If you are serious about photography, you should always be taking pictures of what you are most passionate about. But it’s also just as beneficial to try new things and take pictures of different subjects, too. This doesn’t necessarily mean forcing yourself to take pictures of things that you aren’t interested in, but finding ways of taking pictures of anything in such a way that you find it interesting. It pushes you to always stay fresh and always continue learning and growing. Reading books and taking classes is fine, but I believe that the best teacher is firsthand experience. If you are continually searching for new subjects and new ways of photographing them then you are keeping yourself on your toes, and you work will never become stale.
Passion and excitement are the fires that fuel brilliance, and in order to keep that flame stoked you will need to look for ways to keep your own interest pulsing within you. I know from firsthand experience that when I go out and do something I’ve never done before with my photography I take a giant creative leap and everything that I learn carries over into each project I take on next.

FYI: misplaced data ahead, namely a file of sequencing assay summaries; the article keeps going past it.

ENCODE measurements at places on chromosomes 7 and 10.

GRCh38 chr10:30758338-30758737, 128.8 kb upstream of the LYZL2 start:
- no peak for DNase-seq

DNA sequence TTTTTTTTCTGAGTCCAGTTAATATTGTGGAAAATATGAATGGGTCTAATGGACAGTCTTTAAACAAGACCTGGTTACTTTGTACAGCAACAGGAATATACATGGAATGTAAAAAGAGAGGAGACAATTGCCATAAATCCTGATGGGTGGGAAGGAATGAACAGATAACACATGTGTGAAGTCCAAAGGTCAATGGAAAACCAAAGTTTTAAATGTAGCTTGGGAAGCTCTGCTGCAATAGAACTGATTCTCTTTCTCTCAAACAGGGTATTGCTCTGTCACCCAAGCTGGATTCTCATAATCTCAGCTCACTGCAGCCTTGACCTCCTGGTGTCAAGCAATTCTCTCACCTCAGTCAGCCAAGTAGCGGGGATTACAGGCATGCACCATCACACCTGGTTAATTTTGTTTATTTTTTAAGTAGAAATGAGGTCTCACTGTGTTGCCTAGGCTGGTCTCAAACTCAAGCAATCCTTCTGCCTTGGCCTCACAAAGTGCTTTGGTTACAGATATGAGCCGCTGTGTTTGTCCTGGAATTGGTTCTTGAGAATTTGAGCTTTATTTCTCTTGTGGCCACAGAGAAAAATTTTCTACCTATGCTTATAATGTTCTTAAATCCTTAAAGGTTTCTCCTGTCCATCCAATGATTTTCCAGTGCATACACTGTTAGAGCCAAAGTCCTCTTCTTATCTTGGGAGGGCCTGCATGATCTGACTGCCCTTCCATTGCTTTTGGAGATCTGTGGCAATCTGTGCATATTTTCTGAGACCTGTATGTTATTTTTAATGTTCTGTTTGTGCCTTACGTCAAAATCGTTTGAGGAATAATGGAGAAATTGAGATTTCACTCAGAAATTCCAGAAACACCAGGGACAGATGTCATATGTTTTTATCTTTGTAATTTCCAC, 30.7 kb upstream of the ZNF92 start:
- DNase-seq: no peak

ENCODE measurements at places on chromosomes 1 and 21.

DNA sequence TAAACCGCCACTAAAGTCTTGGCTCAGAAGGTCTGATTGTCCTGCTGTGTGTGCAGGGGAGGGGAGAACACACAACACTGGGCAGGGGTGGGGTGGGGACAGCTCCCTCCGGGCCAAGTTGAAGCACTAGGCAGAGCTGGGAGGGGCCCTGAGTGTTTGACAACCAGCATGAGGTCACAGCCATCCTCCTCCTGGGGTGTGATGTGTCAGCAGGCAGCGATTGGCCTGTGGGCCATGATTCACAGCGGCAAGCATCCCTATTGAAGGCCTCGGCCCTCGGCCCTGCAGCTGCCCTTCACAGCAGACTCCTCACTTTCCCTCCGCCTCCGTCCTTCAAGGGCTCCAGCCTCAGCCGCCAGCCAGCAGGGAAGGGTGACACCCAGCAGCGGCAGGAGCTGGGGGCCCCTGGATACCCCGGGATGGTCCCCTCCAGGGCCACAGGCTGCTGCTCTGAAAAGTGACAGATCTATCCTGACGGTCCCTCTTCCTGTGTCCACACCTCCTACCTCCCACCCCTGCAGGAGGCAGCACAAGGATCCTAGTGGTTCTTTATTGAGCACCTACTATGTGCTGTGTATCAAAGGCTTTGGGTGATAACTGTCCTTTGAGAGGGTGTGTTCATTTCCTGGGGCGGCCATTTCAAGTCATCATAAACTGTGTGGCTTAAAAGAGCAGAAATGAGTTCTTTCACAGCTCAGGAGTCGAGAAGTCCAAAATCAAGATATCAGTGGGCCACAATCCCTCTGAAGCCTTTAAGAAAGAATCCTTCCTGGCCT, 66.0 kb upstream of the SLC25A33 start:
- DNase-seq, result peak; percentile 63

3. Avoid the #1 creativity killer
Contrary to popular belief, reading more books and taking more classes does not always make you a better photographer. Don’t get me wrong; they can be incredibly helpful tools that help you learn and grow – to an extent. However, there is a point that most photographers reach where studying and learning stops being helpful and becomes counterproductive. How do you know that you’ve reached that point?
When you find yourself critiquing and criticizing your work more than you are simply enjoying it.
You might be thinking, “Now wait a minute. Hold on. Critiquing helps me to get better! That’s how I learn. I see what worked, what didn’t, and I can correct and improve.”
Yes, in an ideal world. And usually this works in moderation. However, I’ve seen more photographers shut themselves down long before they ever truly delved into their potential because of this #1 creativity-killer: perfectionism. They over-analyze all of the details of their photos, attempting to make everything in each one of them just right.